So, I woke up at 5:30 this morning and thought, “Whoops! I forgot to blog!” So here I am, an hour and a half later, sitting at my computer, before I have even had my morning cuppa.
Why did I forget something so crucial? Well, the Misfits jam is on hold for a while, although Logan did come in for his lesson (more on that later), but the big news here is that Red took his first solo flight yesterday—WHOO HOO!—and we went out to eat to celebrate. Of course when we came back I had to get in my obligatory episodes of Star Trek: The Next Generation, and then I headed for my nest with no thoughts of blogging to disturb me. Till this morning.
So. About Logan’s lesson. He’s got a GIG coming up! And had his first practice for it last Sunday. Where, to his surprise, the singer/guitarist did a lot of songs in the key of E. To complicate things even further, the guy had his capo on at the SECOND fret. (He was playing out of the D position.) Logan was, to put it bluntly, totally lost. “I can’t play out of E!” he told me. “Yes, you can!” I replied. “No, I can’t!” he said. Then I said, “Let me pretend I’m Bob Van Metre for a minute: !@##%, yes you can, now shut up or I’m going to get the duct tape!”
That gained me a moment of silence, in which I said, “Get your capo.” Of course, Logan had forgotten his capo, so I gave him one of mine. “Put it on at the FOURTH fret. We’re going to play out of C position. And that will make it come out in the Key of E.”
“Ooooooooh,” said Logan. He actually got it.
So we messed around with “I’ll Fly Away” for a while in E. He actually had a decent break, although as he pointed out, it didn’t have much melody, so I showed him some ways to get the melody with two-finger pinches on the first and second strings. (Ask Casey for your own, personal DVD lesson!)
Then he showed me what he’d learned for his lesson, which was the entire break to “Amazing Grace” from the Gospel DVD—which is not, IMHO, an easy task. I’d also showed him some clever embellishments (which I’m not sure are on the DVD, but they might be!) which he was including with ease. As I was sitting there listening to him play, I was thinking, “He doesn’t sound like a student, he sounds like a real live banjo player!” I can’t tell you how proud I was of him.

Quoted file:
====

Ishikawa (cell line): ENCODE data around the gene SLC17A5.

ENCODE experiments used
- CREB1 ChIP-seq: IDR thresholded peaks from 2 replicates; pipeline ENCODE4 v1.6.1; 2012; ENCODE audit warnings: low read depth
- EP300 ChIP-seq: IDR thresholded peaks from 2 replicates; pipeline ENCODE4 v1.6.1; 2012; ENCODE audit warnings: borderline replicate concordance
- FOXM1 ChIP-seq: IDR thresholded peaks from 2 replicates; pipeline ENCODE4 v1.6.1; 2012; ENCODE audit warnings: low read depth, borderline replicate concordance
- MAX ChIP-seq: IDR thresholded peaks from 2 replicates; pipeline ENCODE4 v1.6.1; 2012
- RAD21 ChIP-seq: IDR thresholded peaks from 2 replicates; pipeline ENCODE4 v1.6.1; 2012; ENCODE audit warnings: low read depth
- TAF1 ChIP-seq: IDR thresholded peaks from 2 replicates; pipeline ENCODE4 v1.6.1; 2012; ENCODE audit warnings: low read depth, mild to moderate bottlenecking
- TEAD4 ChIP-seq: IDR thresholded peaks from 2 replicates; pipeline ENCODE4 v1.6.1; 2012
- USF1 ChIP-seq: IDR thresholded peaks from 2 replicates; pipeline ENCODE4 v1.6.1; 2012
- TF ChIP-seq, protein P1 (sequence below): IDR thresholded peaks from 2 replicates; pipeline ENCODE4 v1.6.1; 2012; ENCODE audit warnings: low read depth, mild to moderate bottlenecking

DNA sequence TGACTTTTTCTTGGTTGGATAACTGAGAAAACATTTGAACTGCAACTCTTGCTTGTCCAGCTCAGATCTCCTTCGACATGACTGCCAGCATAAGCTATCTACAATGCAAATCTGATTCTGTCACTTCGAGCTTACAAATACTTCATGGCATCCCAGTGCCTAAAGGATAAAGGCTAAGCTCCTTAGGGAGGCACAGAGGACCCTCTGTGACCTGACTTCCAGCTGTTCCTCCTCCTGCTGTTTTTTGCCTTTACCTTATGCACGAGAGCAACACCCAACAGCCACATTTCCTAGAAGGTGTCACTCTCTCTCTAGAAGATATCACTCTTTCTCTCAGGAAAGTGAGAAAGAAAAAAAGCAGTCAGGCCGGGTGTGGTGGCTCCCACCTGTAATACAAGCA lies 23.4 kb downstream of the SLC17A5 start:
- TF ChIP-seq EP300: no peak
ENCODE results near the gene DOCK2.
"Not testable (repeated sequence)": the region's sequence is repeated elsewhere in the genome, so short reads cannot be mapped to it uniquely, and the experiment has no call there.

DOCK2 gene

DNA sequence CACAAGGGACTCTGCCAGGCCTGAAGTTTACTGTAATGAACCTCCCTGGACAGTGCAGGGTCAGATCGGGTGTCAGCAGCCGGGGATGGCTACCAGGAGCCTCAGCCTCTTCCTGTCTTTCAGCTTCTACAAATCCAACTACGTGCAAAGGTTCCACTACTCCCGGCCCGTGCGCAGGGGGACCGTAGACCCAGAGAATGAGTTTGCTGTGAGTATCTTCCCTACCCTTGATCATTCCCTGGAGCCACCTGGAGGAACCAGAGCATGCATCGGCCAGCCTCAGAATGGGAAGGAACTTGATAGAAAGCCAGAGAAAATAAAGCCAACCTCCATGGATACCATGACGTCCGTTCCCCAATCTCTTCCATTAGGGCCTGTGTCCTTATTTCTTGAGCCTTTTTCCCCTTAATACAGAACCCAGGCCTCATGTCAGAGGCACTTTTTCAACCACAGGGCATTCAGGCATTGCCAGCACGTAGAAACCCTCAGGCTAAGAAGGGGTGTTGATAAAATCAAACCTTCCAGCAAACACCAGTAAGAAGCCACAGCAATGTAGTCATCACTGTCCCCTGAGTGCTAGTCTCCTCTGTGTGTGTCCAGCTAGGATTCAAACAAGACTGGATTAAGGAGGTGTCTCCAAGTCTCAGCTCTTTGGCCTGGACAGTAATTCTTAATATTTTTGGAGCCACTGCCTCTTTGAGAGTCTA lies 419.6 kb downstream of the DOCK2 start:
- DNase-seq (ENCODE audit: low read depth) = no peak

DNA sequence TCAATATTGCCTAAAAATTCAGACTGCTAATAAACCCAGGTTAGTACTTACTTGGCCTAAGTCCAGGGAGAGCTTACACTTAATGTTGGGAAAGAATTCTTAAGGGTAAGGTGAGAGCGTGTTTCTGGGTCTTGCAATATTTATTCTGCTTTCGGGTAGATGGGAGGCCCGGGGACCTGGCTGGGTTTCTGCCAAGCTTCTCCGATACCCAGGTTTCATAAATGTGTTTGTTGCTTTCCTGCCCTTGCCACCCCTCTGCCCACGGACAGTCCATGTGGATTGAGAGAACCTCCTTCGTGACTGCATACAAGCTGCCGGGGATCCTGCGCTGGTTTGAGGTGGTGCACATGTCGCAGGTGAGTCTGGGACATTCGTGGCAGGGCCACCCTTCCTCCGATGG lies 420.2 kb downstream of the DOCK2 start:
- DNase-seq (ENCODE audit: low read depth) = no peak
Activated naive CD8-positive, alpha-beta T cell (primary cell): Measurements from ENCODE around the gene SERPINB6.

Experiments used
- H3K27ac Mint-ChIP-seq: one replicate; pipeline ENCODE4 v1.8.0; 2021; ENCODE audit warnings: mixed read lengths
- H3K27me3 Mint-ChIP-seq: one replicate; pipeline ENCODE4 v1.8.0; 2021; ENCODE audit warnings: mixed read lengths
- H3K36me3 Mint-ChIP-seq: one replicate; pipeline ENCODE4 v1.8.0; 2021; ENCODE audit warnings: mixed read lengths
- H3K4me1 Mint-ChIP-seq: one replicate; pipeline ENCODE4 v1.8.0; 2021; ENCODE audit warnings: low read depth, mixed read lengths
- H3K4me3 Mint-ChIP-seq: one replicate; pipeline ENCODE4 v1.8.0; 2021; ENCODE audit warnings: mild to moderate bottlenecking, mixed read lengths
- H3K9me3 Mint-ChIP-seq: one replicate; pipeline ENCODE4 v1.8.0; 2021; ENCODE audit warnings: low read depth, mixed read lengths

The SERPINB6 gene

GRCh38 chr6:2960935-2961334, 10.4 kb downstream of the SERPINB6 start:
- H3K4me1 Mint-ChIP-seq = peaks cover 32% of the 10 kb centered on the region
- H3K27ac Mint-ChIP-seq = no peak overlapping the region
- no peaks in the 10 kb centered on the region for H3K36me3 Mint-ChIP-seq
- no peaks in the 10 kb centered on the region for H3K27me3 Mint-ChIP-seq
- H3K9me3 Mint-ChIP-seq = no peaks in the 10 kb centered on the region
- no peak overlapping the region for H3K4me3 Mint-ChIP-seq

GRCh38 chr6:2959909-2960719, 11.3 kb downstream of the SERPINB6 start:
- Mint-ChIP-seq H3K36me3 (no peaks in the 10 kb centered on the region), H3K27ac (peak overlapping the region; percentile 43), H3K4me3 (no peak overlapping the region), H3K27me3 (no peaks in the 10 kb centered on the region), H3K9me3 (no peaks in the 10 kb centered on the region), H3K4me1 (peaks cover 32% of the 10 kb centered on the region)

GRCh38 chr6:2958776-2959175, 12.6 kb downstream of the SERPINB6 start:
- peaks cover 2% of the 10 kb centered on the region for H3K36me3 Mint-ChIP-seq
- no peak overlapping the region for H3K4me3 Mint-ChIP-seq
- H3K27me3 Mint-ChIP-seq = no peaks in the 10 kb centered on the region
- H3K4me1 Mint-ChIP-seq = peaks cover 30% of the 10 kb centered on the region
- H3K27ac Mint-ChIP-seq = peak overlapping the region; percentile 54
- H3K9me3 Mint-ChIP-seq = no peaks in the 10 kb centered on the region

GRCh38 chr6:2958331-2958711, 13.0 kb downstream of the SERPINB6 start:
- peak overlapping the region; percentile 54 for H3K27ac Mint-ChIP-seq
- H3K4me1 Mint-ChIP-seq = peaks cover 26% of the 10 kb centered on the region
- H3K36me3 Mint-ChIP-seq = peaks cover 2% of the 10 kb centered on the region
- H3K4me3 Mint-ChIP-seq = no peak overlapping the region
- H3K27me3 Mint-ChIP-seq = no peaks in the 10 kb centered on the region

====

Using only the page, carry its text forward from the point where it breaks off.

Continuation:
We then moved on to “Rawhide,” which was another song that he was going to have to do for his gig. He knew the first part, which is nothing but “Lonesome Road Blues,” so I showed him Rudy Lyle’s way cool bridge, which is basically the same backward roll played across the four chords of the bridge, E, A, D, G. But since “Rawhide” is played in C, we were capoed up five frets and playing out of G, C, and D positions (in other words, thinking in the key of G), so these weirdo chords come out LOOKING like B, E, A, D. Position-wise, I mean. You can see what a mess the whole thing is.
Logan said, “I need to learn about all this stuff.” “Yes, you do,” I said, “but not right now. Right now you just need to learn to play this bridge, so the best thing to do is just to find these positions on the neck and memorize where they are.” (They’re in an easy pattern.)
He did that, and, I swear, within five minutes (maybe less) he was flat-out playing the bridge, and hooking it into the rest of the song. Again: Proud was I!
I told him after the bridge was over, that was the end of his break, but he should be ready to jump into the A part again, just in case the next person faltered or failed to come in. On stage, you’ve gotta be prepared.
We still have one more lesson to get him ready for the gig. He says the guy is singing a lot of Mac Wiseman songs, so I told him to email me the list and we’d work on them. I’ll keep you posted. I’m hoping to get Logan (or maybe Bobby Van) to blog about the gig. I wonder what kind of bribe I’ll have to offer Logan to get him to do that.....I’ll think of something!